Las Vegas, NV
Since my last update here at the Tao of Poker, another 12 events have been completed, and the big stories just keep on coming. Here are the top seven:
1. Phil Ivey Wins His Sixth -- No, Make that Seventh -- WSOP Bracelet
Phil Ivey is the best poker player in the world. Period.
In the poker media, we're used to saying things like "arguably the best player" or "one of the best players," but I've decided to stop using qualifiers when it comes to Ivey after watching him this Series. There are a lot of young online guys who might have the potential to be as great as Ivey, but check back in 10 years to see if they can match the results of Mr. I-Don't-Want-To-Talk-To-The-Media.
Ivey had a disappointing WSOP last year after betting big on himself to win his sixth bracelet. He increased the bets on himself this year, which turned out to be a good investment. Ivey told PokerNews that he scooped all his bets after winning the second bracelet. (At least one player bought out of the bet.) The amount of money he won in side action is still up for debate, and I've heard reliable numbers ranging from $6 million to $12 million. (Remember that Ivey wasn't betting at even odds, so he didn't have to risk that much himself.) Regardless of the real number, it's clear that Ivey is the big winner of this WSOP, both in terms of dollars, prestige, and legendary status.
The entire story of Ivey winning his second bracelet of the WSOP is too long to include here, and they say a picture is worth a thousand words -- so here comes my commercial interruption. I got some kick-ass photos of Ivey, with captions that take you through the ups and downs of his day. Here's the link.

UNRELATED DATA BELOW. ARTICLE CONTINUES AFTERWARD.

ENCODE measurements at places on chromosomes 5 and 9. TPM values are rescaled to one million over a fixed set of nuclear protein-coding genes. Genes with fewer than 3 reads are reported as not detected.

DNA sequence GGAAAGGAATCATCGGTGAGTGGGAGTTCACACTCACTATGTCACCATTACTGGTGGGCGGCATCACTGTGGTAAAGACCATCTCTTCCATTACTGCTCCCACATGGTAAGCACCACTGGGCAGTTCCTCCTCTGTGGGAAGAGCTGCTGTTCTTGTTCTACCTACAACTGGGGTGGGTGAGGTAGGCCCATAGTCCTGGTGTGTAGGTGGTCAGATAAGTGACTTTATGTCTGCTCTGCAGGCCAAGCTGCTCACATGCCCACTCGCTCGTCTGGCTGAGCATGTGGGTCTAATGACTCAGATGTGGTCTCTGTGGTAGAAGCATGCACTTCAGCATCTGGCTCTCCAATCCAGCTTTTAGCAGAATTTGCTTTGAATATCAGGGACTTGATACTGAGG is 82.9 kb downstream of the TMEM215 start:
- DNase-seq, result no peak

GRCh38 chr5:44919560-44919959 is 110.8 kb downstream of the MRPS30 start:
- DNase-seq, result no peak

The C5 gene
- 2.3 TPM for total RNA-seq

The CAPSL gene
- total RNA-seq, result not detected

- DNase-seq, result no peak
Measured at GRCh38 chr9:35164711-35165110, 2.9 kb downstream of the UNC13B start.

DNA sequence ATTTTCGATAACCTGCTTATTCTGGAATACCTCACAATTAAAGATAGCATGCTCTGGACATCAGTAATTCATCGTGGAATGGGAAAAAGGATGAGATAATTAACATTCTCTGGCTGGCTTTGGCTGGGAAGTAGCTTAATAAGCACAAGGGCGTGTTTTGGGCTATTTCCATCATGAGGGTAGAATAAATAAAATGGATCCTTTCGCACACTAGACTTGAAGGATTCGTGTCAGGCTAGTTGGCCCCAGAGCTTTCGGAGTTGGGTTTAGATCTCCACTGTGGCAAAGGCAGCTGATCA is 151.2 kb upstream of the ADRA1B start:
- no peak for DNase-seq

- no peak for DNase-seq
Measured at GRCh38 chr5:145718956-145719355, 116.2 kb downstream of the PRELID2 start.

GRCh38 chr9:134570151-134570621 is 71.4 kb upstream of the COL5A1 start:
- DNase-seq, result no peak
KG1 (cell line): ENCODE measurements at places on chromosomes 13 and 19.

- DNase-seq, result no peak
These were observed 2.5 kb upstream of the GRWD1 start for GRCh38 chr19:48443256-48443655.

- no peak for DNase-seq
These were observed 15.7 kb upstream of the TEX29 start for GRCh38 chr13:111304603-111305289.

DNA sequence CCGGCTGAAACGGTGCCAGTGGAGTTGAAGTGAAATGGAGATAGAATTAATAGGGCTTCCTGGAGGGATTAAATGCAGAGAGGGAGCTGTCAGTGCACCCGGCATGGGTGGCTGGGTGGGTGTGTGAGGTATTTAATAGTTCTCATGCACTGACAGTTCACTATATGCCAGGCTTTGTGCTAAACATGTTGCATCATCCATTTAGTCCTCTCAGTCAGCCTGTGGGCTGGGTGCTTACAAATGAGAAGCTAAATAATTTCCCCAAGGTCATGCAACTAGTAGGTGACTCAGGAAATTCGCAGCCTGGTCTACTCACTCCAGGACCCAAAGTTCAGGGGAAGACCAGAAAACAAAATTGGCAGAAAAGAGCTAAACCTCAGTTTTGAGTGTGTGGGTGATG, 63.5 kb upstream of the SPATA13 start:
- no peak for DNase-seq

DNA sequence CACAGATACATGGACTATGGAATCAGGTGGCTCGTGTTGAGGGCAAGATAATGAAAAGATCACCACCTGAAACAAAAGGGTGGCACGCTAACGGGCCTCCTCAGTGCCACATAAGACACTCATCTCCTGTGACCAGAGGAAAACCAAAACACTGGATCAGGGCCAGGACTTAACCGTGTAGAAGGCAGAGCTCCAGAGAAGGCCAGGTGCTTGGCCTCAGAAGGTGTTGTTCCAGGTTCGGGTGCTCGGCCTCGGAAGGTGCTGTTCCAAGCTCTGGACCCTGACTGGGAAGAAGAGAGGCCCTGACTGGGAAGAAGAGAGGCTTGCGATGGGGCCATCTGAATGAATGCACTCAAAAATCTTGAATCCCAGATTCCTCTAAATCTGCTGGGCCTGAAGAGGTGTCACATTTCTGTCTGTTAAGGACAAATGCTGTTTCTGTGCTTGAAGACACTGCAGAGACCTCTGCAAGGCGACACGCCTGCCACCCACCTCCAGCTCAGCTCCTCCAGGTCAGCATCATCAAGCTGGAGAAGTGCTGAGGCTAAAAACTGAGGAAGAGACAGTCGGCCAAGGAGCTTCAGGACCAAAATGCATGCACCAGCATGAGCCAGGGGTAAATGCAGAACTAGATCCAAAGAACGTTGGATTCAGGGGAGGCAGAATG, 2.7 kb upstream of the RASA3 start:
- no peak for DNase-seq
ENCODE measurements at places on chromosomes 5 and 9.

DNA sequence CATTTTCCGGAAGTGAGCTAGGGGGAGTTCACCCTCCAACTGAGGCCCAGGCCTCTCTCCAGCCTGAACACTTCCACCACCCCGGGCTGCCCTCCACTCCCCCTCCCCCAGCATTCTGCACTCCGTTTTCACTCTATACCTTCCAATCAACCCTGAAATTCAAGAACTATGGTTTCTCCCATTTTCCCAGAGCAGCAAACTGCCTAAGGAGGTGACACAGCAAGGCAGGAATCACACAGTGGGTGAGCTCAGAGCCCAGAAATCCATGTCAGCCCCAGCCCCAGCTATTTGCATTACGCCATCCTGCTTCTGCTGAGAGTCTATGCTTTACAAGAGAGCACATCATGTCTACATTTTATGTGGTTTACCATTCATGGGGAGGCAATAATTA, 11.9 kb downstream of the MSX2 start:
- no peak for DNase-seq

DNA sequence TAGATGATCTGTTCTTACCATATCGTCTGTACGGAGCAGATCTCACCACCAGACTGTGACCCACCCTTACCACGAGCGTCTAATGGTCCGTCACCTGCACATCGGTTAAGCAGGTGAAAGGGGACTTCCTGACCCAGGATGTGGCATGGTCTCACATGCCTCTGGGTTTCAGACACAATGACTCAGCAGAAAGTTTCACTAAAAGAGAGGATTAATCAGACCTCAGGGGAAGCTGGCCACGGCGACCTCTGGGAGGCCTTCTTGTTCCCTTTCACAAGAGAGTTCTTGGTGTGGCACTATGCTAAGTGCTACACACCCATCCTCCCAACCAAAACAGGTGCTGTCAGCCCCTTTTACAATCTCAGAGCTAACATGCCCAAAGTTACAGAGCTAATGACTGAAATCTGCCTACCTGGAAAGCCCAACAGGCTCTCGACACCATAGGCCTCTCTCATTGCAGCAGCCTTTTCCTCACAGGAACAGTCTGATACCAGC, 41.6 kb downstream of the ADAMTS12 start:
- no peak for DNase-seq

FYI, there are rumors that Ivey wants to bet that he'll win three bracelets in two years, starting in 2010. But it may be tough to find people willing to bet against him.
Speaking of three bracelets, Ivey still has more than 20 events left this year to win his eighth, which would tie Erik Seidel on the all-time list. When was the last time a player won more than two bracelets in a single WSOP? In 2002, when a young pro became a star by winning three events. His name was Phil Ivey.
2. James Van Alstyne's Quinella in H.O.R.S.E.
James Van Alstyne got heads-up in Event #21 ($3,000 H.O.R.S.E.) but finished second behind Zac Fellows. No problem. Van Alstyne made another final table last night in Event #31 ($1,500 H.O.R.S.E.), and he improved his finish by one spot to win the bracelet.
Combined with his final table in Event #12 ($10,000 World Championship Mixed Event), Van Alstyne has proven himself to be a hell of a mixed-games player, and this often-overlooked pro is suddenly in the race for WSOP Player of the Year.